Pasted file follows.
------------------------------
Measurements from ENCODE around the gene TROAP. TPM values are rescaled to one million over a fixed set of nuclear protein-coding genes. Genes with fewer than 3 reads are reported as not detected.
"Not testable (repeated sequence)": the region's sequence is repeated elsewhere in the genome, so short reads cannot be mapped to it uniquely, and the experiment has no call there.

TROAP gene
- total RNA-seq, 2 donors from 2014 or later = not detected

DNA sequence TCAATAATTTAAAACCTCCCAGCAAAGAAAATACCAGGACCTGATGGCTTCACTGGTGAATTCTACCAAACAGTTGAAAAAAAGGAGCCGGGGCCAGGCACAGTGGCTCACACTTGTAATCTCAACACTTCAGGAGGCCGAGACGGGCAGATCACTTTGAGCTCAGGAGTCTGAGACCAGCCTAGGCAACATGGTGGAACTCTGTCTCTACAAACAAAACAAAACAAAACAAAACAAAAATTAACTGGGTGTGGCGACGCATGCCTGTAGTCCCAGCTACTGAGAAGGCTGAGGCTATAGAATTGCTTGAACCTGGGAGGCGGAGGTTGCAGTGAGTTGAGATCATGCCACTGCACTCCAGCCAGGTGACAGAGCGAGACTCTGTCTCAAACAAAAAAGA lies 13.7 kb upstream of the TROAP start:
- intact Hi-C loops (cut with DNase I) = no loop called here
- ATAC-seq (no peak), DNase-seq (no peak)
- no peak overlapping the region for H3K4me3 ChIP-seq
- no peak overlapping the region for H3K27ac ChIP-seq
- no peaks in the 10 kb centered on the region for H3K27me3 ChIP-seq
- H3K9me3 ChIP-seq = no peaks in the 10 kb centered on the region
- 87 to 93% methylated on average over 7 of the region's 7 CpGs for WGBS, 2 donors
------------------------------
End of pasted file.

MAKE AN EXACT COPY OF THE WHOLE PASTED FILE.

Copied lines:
Measurements from ENCODE around the gene TROAP. TPM values are rescaled to one million over a fixed set of nuclear protein-coding genes. Genes with fewer than 3 reads are reported as not detected.
"Not testable (repeated sequence)": the region's sequence is repeated elsewhere in the genome, so short reads cannot be mapped to it uniquely, and the experiment has no call there.

TROAP gene
- total RNA-seq, 2 donors from 2014 or later = not detected

DNA sequence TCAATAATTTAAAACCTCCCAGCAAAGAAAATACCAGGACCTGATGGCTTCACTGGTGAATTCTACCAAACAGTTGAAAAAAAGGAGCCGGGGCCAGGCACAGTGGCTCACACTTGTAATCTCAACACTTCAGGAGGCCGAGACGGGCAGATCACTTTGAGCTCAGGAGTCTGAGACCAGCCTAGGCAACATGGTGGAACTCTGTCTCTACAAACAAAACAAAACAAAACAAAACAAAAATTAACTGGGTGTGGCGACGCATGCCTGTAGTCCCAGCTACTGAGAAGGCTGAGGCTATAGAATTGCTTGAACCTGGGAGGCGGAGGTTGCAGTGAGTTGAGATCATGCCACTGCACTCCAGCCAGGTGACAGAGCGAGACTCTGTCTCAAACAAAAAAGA lies 13.7 kb upstream of the TROAP start:
- intact Hi-C loops (cut with DNase I) = no loop called here
- ATAC-seq (no peak), DNase-seq (no peak)
- no peak overlapping the region for H3K4me3 ChIP-seq
- no peak overlapping the region for H3K27ac ChIP-seq
- no peaks in the 10 kb centered on the region for H3K27me3 ChIP-seq
- H3K9me3 ChIP-seq = no peaks in the 10 kb centered on the region
- 87 to 93% methylated on average over 7 of the region's 7 CpGs for WGBS, 2 donors